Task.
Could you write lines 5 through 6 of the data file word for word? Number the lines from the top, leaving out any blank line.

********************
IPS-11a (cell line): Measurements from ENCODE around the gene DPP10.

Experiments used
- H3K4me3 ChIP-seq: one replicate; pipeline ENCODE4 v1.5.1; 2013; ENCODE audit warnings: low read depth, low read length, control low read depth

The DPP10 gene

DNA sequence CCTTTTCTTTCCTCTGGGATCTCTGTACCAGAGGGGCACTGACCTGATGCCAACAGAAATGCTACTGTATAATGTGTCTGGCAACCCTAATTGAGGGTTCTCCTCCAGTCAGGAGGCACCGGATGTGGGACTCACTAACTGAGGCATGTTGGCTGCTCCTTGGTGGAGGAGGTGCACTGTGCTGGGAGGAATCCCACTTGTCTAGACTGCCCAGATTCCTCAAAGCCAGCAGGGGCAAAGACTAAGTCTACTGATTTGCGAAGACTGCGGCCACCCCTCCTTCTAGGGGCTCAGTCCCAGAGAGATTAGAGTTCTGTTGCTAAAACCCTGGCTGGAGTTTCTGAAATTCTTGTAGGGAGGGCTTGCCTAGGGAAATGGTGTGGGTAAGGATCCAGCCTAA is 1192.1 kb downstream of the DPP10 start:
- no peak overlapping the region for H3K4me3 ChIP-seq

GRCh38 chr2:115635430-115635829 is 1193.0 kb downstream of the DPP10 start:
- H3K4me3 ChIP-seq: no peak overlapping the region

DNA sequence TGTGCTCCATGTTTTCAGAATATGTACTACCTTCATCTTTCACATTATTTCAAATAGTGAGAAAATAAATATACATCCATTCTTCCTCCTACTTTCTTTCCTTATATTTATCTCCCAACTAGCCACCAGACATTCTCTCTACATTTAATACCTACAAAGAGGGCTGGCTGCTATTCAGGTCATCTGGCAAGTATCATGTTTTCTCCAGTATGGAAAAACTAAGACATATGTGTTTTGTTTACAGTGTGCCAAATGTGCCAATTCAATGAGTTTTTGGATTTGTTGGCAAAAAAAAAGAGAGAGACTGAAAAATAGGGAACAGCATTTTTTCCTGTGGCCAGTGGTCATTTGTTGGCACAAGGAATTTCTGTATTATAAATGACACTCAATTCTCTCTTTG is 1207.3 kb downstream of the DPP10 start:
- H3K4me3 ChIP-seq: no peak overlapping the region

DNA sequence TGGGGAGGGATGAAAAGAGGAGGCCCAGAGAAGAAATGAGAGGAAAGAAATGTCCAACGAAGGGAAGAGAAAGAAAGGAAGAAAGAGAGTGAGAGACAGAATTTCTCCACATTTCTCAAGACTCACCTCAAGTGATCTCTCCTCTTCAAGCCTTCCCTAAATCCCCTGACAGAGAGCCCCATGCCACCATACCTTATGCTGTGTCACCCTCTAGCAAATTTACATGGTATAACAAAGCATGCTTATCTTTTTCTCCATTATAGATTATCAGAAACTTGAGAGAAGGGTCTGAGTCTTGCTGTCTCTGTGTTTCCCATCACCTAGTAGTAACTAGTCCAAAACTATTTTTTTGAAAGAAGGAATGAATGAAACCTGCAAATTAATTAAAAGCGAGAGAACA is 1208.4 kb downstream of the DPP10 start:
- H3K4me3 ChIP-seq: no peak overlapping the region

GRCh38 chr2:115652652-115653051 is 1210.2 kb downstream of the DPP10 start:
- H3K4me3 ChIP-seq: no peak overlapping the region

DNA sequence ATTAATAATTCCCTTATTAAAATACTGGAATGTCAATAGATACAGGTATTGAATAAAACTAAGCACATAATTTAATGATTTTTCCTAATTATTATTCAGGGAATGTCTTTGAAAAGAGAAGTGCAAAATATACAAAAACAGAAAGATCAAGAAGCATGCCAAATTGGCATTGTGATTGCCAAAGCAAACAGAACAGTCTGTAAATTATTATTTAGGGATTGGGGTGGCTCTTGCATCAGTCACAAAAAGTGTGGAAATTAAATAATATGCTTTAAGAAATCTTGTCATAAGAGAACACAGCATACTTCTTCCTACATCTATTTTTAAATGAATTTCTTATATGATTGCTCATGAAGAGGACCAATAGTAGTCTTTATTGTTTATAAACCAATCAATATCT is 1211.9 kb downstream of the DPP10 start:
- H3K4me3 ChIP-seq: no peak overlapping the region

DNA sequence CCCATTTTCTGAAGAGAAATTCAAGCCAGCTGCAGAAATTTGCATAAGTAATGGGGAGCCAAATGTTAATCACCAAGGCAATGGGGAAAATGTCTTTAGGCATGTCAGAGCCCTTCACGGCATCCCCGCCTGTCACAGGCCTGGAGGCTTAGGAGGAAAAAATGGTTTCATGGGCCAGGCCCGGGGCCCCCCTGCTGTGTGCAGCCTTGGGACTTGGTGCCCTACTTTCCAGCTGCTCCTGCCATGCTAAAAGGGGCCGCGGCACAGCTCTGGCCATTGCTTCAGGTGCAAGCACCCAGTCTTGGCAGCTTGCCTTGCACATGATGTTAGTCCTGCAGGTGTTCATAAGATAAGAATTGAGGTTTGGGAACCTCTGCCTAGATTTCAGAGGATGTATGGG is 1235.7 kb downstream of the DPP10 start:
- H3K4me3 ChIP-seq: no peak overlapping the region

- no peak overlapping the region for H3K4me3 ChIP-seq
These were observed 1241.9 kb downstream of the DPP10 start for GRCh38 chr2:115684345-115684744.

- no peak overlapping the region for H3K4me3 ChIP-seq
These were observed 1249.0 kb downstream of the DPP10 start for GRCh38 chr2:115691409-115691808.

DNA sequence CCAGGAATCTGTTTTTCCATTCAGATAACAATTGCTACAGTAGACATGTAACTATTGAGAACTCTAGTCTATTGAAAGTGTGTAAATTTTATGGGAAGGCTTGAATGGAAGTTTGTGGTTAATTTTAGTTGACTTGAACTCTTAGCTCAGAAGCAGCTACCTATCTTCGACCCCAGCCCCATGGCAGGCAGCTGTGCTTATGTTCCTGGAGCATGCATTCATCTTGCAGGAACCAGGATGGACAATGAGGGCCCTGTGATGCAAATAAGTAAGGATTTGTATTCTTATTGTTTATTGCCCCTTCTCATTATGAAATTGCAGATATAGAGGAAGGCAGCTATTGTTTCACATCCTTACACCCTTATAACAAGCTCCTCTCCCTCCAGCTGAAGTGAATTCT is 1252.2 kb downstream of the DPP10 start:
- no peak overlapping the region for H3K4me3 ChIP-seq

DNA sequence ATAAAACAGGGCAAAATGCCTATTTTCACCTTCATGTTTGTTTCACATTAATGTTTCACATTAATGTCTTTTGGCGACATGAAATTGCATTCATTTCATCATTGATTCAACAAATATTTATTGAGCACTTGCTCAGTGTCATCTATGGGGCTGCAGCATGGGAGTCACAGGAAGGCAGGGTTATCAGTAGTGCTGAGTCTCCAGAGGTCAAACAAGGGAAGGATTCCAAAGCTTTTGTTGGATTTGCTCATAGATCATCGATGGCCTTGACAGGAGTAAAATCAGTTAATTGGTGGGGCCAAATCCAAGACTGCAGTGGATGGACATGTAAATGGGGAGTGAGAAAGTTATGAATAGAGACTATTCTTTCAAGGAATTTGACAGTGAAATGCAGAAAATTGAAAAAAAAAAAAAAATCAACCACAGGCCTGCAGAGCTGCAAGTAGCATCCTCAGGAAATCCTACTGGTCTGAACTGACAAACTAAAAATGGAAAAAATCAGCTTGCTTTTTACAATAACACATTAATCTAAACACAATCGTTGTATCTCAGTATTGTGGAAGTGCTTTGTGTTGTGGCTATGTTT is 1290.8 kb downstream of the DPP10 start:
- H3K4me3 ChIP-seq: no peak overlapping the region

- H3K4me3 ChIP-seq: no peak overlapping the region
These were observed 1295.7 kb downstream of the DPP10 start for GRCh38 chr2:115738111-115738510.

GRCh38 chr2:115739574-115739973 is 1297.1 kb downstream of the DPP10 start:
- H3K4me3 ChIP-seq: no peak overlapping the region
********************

DNA sequence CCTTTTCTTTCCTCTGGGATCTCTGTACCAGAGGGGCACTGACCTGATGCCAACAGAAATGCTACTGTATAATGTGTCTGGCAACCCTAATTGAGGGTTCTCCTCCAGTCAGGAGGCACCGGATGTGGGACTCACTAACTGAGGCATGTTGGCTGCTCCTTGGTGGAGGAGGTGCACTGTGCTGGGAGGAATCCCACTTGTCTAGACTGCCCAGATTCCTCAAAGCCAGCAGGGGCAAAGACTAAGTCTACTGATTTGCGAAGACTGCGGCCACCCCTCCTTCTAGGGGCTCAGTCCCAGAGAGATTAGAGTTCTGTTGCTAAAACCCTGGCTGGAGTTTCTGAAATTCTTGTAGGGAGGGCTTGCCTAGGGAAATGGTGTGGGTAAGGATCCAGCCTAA is 1192.1 kb downstream of the DPP10 start:
- no peak overlapping the region for H3K4me3 ChIP-seq